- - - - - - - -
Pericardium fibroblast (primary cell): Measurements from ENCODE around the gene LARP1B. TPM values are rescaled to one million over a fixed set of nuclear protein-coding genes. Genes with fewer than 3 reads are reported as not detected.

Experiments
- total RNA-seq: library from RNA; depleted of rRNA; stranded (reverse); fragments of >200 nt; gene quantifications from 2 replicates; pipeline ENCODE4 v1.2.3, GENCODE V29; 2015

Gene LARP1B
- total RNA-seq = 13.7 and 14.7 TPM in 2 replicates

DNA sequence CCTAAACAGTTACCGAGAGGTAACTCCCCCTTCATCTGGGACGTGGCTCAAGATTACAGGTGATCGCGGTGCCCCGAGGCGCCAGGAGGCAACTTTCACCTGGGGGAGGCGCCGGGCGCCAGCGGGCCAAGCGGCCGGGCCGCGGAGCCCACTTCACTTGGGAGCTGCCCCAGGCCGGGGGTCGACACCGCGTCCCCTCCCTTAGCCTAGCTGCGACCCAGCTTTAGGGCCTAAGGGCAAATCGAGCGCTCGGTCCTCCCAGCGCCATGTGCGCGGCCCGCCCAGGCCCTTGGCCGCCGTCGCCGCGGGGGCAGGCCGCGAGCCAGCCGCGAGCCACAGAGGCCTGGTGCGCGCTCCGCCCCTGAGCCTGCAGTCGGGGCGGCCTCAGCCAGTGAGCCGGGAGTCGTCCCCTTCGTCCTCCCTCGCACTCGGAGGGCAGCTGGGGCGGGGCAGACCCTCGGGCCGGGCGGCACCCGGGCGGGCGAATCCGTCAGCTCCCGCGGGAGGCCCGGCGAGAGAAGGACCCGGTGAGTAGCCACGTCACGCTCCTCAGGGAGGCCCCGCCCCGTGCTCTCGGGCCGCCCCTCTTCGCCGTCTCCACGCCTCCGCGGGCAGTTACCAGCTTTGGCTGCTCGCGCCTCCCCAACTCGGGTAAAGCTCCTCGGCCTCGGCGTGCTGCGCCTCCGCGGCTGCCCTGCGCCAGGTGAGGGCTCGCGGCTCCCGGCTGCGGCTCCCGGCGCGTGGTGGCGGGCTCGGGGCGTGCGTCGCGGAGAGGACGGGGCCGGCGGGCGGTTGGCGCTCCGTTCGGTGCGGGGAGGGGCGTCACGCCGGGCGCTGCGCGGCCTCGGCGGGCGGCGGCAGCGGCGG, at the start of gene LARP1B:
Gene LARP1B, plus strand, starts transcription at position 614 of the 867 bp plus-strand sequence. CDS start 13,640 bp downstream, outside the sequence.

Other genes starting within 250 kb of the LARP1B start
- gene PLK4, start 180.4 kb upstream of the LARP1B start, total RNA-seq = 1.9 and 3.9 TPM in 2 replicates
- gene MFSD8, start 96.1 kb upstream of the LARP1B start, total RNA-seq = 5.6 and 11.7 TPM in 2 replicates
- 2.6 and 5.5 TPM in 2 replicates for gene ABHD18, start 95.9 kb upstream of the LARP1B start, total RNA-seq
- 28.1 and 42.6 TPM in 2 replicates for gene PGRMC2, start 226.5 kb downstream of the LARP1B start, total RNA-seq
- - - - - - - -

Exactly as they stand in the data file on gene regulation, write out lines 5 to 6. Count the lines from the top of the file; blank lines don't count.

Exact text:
- total RNA-seq = 13.7 and 14.7 TPM in 2 replicates

DNA sequence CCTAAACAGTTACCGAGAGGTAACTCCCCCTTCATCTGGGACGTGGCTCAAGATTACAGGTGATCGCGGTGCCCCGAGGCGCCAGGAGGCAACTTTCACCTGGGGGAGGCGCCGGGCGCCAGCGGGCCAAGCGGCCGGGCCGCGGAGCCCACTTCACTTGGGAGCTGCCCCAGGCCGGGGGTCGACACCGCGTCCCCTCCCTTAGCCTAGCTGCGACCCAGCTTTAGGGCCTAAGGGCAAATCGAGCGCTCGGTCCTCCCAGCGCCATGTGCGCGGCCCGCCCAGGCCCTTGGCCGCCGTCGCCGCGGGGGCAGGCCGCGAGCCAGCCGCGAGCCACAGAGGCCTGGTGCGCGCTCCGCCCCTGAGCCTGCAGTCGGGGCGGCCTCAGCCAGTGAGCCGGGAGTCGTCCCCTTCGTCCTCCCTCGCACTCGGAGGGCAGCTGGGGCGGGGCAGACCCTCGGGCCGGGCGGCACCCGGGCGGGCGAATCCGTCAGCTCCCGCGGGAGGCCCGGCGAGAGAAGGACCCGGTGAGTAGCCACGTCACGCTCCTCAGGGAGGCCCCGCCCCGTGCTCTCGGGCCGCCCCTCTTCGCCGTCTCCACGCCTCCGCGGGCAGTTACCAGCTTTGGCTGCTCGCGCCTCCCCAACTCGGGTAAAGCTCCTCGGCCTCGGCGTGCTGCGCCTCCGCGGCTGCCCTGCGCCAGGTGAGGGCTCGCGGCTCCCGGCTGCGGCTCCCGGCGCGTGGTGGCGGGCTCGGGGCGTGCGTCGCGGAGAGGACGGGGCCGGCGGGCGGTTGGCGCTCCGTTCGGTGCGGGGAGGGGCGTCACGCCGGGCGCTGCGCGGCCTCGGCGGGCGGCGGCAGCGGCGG, at the start of gene LARP1B: